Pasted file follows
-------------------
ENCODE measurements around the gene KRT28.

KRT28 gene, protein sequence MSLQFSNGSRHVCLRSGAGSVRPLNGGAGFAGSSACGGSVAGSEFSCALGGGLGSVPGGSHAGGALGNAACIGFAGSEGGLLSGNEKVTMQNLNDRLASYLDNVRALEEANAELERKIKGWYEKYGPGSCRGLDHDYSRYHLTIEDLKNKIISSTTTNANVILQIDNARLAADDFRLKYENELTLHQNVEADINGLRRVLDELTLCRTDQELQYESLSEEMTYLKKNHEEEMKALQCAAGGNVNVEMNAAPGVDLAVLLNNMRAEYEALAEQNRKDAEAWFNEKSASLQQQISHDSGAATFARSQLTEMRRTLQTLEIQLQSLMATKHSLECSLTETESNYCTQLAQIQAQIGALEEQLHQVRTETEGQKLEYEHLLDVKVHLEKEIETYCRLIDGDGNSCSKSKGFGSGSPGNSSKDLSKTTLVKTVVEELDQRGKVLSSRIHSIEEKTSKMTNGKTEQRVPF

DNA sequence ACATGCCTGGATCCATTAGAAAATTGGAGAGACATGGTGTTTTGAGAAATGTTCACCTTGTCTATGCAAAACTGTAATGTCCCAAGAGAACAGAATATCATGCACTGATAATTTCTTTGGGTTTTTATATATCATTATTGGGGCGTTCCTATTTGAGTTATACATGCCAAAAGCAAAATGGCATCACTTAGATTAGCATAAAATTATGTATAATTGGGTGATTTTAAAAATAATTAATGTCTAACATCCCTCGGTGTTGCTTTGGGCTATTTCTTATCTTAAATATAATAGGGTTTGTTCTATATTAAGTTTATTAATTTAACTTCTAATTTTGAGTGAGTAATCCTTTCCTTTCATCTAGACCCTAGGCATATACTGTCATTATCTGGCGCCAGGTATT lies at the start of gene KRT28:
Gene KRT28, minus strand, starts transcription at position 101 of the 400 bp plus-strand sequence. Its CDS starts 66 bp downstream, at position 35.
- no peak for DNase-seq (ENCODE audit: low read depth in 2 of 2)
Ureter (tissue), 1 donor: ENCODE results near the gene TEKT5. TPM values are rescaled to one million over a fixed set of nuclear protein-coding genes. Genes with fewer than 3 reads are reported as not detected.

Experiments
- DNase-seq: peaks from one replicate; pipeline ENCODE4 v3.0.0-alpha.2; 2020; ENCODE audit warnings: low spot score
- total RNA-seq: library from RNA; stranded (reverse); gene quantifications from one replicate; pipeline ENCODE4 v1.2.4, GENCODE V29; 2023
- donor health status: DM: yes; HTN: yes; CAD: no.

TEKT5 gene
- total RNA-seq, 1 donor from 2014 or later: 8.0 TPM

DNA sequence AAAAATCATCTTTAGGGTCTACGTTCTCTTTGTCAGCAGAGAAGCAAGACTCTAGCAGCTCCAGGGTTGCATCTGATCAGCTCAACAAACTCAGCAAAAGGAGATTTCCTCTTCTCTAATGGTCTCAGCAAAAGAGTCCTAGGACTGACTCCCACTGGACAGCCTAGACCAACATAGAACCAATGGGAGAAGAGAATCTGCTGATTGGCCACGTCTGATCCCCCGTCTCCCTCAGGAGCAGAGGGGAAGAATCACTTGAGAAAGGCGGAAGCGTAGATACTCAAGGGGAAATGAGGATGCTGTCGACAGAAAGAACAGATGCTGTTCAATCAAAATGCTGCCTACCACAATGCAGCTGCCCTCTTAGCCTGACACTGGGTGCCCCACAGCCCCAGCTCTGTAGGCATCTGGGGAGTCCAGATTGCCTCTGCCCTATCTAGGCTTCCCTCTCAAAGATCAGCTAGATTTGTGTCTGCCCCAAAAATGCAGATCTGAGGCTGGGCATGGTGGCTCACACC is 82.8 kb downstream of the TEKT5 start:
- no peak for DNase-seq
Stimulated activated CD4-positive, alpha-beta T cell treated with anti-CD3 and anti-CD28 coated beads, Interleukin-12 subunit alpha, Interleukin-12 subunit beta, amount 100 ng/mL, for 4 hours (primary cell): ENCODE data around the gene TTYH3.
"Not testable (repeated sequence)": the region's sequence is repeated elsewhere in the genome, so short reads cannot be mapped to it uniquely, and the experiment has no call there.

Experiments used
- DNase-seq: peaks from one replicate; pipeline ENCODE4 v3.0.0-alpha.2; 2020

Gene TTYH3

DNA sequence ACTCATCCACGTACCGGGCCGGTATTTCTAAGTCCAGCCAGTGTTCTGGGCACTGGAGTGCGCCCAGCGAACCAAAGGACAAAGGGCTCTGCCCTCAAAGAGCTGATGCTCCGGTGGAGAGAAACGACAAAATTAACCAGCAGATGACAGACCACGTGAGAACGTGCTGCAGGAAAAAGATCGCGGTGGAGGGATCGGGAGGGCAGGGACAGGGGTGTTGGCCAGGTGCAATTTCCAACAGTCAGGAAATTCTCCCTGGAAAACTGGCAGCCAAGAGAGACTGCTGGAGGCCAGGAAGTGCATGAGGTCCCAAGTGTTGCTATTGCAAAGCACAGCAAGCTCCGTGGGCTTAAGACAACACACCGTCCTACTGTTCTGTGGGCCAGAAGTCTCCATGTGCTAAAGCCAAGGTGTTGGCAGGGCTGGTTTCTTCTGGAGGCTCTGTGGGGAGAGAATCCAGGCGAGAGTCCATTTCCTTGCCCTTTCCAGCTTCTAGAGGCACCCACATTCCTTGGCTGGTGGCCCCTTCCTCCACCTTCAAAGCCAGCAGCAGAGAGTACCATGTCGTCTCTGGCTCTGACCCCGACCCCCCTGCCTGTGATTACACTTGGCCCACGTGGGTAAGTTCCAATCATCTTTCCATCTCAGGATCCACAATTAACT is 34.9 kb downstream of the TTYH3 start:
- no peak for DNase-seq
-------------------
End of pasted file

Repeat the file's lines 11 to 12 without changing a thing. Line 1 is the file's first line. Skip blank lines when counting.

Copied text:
TEKT5 gene
- total RNA-seq, 1 donor from 2014 or later: 8.0 TPM